Gold Down on Greek Uncertainty

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The gold price fell to $1,708/oz Friday in London as stock and commodity markets also fell slightly amid ongoing uncertainty over the Greek bailout deal.

The U.S. dollar gold price fell to $1,708 an ounce Friday lunchtime in London, a 0.9% drop on Friday's Asian session high, as stock and commodity markets also fell slightly amid ongoing uncertainty over the Greek bailout deal.

"Another move below $1,690 will have the market refocusing back toward $1,500," says the latest note from gold bullion dealing bank Scotia Mocatta's technical analysis team, referring to the low hit after Wednesday's $100 per ounce drop.

The gold price has not fallen so hard "since the days of Lehman's collapse," adds Scotia.

"The broader macro backdrop," adds Barclays Capital, "remains gold-favorable, given the negative interest rate environment, longer-term inflationary concerns and lingering sovereign debt uncertainties."

"At these price levels we've seen interest in the physical market pick up, particularly from Asian buyers," says Marc Ground, commodities strategist at Standard Bank.

The silver price meantime fell to $34.88, a 1.7% weekly drop, but a 3.4% gain on where it ended the first Friday in February.

Heading into the weekend, the gold price was looking at a 3.6% weekly loss and 1.1% down on the Feb. 3 close.

European leaders meeting in Brussels have signed off the Greek bailout deal. However, more than half the €130 billion rescue package will be held back until the Greek government provides a "detailed assessment" next week of how it will implement 38 required measures.

The funds being released will facilitate Greece's ongoing debt restructuring with its private creditors. Yesterday, the International Swaps and Derivatives Association's Decisions Committee ruled that the Greek government's retroactive insertion of collective action clauses (CACs), which could force private sector bondholders to accept the agreed deal with haircuts estimated around 70%, does not constitute a credit event.

ISDA's decision that the existence of CACs does not constitute default means credit-default swaps, held by many investors to hedge their Greek debt positions, will not pay out. However, ISDA could still be asked to adjudicate on the related question of whether enforcing those CACs should trigger CDS payments.

"They will have to enforce CACS," says Alessandro Giansanti, senior rates strategist at ING Groep in Amsterdam.

"At that point the exchange will become coercive and that will be a restructuring event for CDS."

"The sovereign CDS market is crying out for an injection of confidence," adds Nicholas Spiro, managing director of Spiro Sovereign Strategy, a London-based consultancy specializing in sovereign credit risk.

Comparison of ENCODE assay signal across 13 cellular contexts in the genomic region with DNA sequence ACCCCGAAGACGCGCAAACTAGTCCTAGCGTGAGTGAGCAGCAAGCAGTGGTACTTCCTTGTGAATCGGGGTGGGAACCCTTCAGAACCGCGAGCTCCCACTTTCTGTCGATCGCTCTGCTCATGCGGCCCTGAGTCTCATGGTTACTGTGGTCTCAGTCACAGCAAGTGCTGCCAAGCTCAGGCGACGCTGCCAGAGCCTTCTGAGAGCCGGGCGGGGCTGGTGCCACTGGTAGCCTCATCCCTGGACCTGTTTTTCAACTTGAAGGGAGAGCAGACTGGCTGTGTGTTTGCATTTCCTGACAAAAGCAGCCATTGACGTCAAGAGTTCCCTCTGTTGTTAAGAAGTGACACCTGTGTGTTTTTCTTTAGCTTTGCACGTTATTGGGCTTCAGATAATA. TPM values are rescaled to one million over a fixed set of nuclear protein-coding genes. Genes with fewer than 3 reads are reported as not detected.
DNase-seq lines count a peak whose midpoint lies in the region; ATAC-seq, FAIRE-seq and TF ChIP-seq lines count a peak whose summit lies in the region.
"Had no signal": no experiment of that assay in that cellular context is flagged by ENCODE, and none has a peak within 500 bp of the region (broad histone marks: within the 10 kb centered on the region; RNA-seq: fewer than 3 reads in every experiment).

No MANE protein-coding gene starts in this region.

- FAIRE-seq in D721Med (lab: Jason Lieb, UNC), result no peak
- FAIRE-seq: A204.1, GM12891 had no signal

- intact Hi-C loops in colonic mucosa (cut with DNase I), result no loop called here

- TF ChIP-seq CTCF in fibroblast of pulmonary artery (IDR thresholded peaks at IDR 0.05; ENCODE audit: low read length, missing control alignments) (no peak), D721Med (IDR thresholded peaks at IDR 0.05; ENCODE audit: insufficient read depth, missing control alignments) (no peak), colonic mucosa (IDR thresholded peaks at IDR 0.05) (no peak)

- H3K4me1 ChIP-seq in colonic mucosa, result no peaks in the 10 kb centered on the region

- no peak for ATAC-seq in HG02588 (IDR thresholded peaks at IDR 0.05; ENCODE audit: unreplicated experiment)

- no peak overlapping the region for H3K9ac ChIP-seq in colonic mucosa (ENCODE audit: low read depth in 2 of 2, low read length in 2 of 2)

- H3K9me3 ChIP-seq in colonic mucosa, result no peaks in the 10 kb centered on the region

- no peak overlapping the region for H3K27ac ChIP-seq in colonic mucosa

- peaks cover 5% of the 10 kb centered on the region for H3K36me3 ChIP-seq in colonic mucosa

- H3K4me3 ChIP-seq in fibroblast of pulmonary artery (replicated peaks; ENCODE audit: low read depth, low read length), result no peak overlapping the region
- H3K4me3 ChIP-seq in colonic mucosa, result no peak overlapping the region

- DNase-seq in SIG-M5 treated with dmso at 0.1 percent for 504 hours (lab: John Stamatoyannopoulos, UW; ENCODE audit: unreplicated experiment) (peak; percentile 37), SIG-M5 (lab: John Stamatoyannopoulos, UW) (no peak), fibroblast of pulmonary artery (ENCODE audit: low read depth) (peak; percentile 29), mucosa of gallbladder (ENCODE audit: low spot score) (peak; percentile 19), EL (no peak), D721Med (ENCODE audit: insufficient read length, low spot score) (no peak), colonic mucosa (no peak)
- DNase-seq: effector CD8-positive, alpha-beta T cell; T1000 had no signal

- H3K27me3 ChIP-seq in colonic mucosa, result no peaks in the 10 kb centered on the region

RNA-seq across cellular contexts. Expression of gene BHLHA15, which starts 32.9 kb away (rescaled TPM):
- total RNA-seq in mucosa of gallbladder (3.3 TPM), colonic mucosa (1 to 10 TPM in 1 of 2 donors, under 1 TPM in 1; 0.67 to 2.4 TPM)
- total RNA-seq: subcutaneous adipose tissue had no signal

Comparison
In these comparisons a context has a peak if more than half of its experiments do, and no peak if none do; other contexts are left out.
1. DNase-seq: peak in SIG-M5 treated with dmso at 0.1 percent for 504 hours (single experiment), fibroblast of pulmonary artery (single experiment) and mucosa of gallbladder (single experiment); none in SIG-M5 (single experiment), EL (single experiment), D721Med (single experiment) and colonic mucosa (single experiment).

"It's very important, particularly in much larger bond markets like Italy and Spain, that investors' hedges are perceived to be credible."

"If I were a buyer of protection on Greece. . .I would be upset [by ISDA's decision]," Bill Gross, co-founder of world's largest bond fund Pimco, told CNBC Thursday.

Pimco however was one of the fifteen financial institutions on the Decisions Committee that voted 'No' to the question of whether inserting the CACs should trigger CDS payments.

German opposition to increasing the size of the Eurozone's so-called firewall meantime appears to be diminishing, German newspaper Der Spiegel reports.

"Madame Merkel and I agreed that we would take a decision at the end of this month on this subject," French President Nicolas Sarkozy told reporters in Brussels.

Germany has so far opposed taking unused funds in the temporary bailout mechanism, the European Financial Stability Facility, and adding them to the €500 billion European Stability Mechanism when the latter becomes operational in July.

European leaders however were told by their G20 counterparts that they could not expect more International Monetary Fund aid unless the firewall was built higher.

European banks meantime deposited a record €776.9 billion with the European Central Bank on Thursday, one day after the ECB's second longer term refinancing operation saw banks borrow nearly €530 billion.

Bundesbank chairman Jens Weidmann has "squared up" to ECB President Mario Draghi in a letter leaked on Wednesday, today's Financial Times reports.

In the letter, the FT says, Wedimann tells Draghi the ECB should reconsider its December decision to extend the eligibility criteria for collateral banks can post against their ECB borrowing.

"The letter was only written so that it could be made public," the FT quotes one Eurozone official. "It's no accident that it came just after the LTRO."

Over in the U.S., Federal Reserve Chairman Ben Bernanke spent a second day testifying to Congress Thursday, a day after his comments to the House Financial Services Committee were widely blamed for Wednesday's gold price plunge.

"We don't see at this point that the very severe recession has permanently affected the growth potential of the U.S. economy," Bernanke told the Senate Banking Committee, in a session that finished ahead of schedule.

In Beijing meantime the Bank of China has partnered with the world's largest derivatives exchange operator CME Group, which runs the New York Comex, to explore tuan-denominated futures contract settlement, China Daily reports.

Yuan-denominated gold futures will reportedly be one of the ideas investigated.

Ben Traynor
BullionVault

Editor of Gold News, the analysis and investment research site from world-leading gold ownership service BullionVault, Ben Traynor was formerly editor of the Fleet Street Letter, the UK's longest-running investment letter. A Cambridge economics graduate, he is a professional writer and editor with a specialist interest in monetary economics.

(c) BullionVault 2012

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